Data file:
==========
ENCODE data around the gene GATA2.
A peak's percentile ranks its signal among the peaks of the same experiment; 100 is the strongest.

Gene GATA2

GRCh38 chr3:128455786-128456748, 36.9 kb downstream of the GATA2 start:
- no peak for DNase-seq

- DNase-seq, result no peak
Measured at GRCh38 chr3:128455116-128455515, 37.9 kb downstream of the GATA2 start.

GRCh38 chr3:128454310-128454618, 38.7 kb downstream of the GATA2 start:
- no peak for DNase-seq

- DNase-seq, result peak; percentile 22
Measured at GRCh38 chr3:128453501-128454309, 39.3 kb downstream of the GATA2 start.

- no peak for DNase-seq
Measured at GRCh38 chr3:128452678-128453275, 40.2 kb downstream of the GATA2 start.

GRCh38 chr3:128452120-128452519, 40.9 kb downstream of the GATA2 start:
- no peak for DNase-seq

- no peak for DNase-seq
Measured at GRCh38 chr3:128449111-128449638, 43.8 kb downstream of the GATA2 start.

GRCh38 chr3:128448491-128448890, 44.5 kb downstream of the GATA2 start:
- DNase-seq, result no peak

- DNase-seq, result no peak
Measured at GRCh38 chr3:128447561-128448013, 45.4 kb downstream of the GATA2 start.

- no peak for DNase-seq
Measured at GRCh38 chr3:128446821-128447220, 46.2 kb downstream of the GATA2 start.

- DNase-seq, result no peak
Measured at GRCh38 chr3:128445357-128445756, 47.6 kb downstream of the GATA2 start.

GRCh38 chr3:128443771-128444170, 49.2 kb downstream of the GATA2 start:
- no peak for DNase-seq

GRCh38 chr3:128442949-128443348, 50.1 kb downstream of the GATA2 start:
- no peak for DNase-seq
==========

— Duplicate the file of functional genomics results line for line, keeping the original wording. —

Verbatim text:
ENCODE data around the gene GATA2.
A peak's percentile ranks its signal among the peaks of the same experiment; 100 is the strongest.

Gene GATA2

GRCh38 chr3:128455786-128456748, 36.9 kb downstream of the GATA2 start:
- no peak for DNase-seq

- DNase-seq, result no peak
Measured at GRCh38 chr3:128455116-128455515, 37.9 kb downstream of the GATA2 start.

GRCh38 chr3:128454310-128454618, 38.7 kb downstream of the GATA2 start:
- no peak for DNase-seq

- DNase-seq, result peak; percentile 22
Measured at GRCh38 chr3:128453501-128454309, 39.3 kb downstream of the GATA2 start.

- no peak for DNase-seq
Measured at GRCh38 chr3:128452678-128453275, 40.2 kb downstream of the GATA2 start.

GRCh38 chr3:128452120-128452519, 40.9 kb downstream of the GATA2 start:
- no peak for DNase-seq

- no peak for DNase-seq
Measured at GRCh38 chr3:128449111-128449638, 43.8 kb downstream of the GATA2 start.

GRCh38 chr3:128448491-128448890, 44.5 kb downstream of the GATA2 start:
- DNase-seq, result no peak

- DNase-seq, result no peak
Measured at GRCh38 chr3:128447561-128448013, 45.4 kb downstream of the GATA2 start.

- no peak for DNase-seq
Measured at GRCh38 chr3:128446821-128447220, 46.2 kb downstream of the GATA2 start.

- DNase-seq, result no peak
Measured at GRCh38 chr3:128445357-128445756, 47.6 kb downstream of the GATA2 start.

GRCh38 chr3:128443771-128444170, 49.2 kb downstream of the GATA2 start:
- no peak for DNase-seq

GRCh38 chr3:128442949-128443348, 50.1 kb downstream of the GATA2 start:
- no peak for DNase-seq